external identifiers
  • wos:000276407300008
  • scopus:77952671387
ISSN
1755-098X
DOI
10.1111/j.1755-0998.2009.02775.x
language
English
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yes
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3066b229-2575-4ec8-8e90-849d4102675b (old id 1603688)
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2010-05-17 14:15:42
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2018-05-29 11:39:44
@article{3066b229-2575-4ec8-8e90-849d4102675b,
  abstract     = {We have developed a new approach to create microsatellite primer sets that have high utility across a wide range of species. The success of this method was demonstrated using birds. We selected 35 avian EST microsatellite loci that had a high degree of sequence homology between the zebra finch Taeniopygia guttata and the chicken Gallus gallus and designed primer sets in which the primer bind sites were identical in both species. For 33 conserved primer sets, on average, 100% of loci amplified in each of 17 passerine species and 99% of loci in five non-passerine species. The genotyping of four individuals per species revealed that 24-76% (mean 48%) of loci were polymorphic in the passerines and 18-26% (mean 21%) in the non-passerines. When at least 17 individuals were genotyped per species for four Fringillidae finch species, 71-85% of loci were polymorphic, observed heterozygosity was above 0.50 for most loci and no locus deviated significantly from Hardy-Weinberg proportions. This new set of microsatellite markers is of higher cross-species utility than any set previously designed. The loci described are suitable for a range of applications that require polymorphic avian markers, including paternity and population studies. They will facilitate comparisons of bird genome organization, including genome mapping and studies of recombination, and allow comparisons of genetic variability between species whilst avoiding ascertainment bias. The costs and time to develop new loci can now be avoided for many applications in numerous species. Furthermore, our method can be readily used to develop microsatellite markers of high utility across other taxa.},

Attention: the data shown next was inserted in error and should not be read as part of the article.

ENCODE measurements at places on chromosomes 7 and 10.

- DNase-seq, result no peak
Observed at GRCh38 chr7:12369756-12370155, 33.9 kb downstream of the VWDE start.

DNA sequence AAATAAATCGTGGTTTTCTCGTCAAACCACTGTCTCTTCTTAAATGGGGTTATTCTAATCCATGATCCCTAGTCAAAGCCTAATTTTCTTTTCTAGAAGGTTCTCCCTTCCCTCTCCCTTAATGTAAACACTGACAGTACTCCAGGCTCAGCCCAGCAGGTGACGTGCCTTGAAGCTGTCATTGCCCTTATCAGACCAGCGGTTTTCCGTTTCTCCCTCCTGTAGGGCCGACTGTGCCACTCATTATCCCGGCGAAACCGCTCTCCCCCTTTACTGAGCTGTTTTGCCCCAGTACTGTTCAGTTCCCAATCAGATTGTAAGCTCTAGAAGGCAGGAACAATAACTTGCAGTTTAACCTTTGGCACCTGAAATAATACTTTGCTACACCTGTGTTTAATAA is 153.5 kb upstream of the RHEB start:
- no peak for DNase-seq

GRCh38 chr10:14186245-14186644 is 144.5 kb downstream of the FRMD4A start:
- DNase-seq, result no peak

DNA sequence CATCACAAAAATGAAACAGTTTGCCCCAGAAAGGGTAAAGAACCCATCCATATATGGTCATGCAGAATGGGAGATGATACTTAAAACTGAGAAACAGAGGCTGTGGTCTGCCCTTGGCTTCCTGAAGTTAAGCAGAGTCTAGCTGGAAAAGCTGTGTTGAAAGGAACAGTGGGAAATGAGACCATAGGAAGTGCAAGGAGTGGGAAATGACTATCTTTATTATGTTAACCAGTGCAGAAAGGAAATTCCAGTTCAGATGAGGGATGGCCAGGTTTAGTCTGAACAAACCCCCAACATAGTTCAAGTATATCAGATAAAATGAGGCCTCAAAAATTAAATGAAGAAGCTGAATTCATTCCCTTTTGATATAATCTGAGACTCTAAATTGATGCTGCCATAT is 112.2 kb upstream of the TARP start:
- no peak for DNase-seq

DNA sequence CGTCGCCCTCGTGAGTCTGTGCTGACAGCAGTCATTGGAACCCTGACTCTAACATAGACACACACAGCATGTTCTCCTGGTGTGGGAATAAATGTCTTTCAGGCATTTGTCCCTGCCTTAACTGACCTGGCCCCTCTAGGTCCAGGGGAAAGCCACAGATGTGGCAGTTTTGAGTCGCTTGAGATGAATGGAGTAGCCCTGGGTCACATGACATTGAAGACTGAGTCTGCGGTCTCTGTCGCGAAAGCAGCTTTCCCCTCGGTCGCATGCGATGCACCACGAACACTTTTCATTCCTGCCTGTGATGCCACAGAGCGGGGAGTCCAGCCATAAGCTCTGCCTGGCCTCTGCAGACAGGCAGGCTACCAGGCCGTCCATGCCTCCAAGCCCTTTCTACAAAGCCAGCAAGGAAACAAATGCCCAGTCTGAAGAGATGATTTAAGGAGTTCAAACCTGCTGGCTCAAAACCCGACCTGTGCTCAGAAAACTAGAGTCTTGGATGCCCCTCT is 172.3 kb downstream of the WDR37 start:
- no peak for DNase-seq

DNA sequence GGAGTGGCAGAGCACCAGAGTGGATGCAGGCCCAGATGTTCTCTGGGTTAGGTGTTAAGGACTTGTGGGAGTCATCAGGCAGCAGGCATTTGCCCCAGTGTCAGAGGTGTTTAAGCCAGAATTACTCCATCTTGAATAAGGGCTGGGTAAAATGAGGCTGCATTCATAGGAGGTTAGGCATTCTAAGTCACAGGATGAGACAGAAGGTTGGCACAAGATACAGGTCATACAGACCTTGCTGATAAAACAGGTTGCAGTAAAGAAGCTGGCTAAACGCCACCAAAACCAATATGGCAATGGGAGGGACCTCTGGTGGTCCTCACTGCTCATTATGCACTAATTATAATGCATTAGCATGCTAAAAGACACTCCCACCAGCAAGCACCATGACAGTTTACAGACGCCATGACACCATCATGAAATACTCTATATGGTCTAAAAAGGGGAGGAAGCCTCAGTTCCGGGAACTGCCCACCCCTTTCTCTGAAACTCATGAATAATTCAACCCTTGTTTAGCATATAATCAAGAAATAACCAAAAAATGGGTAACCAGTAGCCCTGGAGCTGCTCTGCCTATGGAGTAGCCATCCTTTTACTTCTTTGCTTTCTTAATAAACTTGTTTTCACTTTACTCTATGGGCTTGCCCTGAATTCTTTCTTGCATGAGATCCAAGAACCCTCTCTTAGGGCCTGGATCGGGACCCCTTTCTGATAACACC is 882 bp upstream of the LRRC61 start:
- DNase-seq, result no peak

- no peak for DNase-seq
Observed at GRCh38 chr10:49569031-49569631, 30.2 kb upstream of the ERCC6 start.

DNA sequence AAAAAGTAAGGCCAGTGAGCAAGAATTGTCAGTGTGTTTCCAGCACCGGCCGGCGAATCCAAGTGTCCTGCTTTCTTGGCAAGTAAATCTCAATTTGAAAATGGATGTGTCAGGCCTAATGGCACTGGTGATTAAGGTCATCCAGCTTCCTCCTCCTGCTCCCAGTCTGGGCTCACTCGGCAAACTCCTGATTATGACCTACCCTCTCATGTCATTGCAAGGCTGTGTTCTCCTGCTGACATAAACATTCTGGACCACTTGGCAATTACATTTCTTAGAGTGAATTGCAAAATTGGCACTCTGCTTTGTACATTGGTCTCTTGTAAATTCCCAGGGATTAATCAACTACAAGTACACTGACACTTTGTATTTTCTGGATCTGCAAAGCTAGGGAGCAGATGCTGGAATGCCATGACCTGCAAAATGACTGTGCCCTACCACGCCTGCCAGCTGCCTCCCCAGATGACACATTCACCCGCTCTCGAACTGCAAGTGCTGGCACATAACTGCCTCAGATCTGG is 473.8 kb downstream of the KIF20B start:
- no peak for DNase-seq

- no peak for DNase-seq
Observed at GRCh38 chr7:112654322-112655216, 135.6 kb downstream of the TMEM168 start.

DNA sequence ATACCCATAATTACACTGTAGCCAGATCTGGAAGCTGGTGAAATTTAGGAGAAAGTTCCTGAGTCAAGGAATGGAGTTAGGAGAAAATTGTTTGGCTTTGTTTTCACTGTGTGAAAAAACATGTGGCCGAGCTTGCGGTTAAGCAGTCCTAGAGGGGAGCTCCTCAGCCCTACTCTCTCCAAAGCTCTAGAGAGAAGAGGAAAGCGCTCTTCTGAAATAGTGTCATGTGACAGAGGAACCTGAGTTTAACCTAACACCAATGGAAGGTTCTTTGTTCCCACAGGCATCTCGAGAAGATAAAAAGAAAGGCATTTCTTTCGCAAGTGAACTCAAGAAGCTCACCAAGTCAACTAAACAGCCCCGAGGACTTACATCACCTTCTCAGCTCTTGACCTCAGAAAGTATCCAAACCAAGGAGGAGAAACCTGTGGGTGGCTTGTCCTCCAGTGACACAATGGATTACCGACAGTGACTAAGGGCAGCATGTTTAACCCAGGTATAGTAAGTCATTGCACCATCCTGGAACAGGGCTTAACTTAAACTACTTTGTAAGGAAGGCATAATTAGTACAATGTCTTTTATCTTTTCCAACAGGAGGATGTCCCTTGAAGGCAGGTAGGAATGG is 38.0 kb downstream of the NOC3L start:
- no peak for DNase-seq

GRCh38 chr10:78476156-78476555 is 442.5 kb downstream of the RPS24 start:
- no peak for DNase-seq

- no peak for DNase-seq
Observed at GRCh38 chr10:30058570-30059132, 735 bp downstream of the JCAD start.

author       = {Dawson, Deborah A. and Horsburgh, Gavin J. and Kupper, Clemens and Stewart, Ian R. K. and Ball, Alexander D. and Durrant, Kate L. and Hansson, Bengt and Bacon, Ida and Bird, Susannah and Klein, Akos and Krupa, Andrew P. and Lee, Jin-Won and Martin-Galvez, David and Simeoni, Michelle and Smith, Gemma and Spurgin, Lewis G. and Burke, Terry},
  issn         = {1755-098X},
  keyword      = {AVES,cross-species utility,microsatellite,expressed sequence tag (EST),conserved,Passerine},
  language     = {eng},
  number       = {3},
  pages        = {475--494},
  publisher    = {Wiley-Blackwell},
  series       = {Molecular Ecology Resources},
  title        = {New methods to identify conserved microsatellite loci and develop primer sets of high cross-species utility - as demonstrated for birds},
  url          = {http://dx.doi.org/10.1111/j.1755-0998.2009.02775.x},
  volume       = {10},
  year         = {2010},
}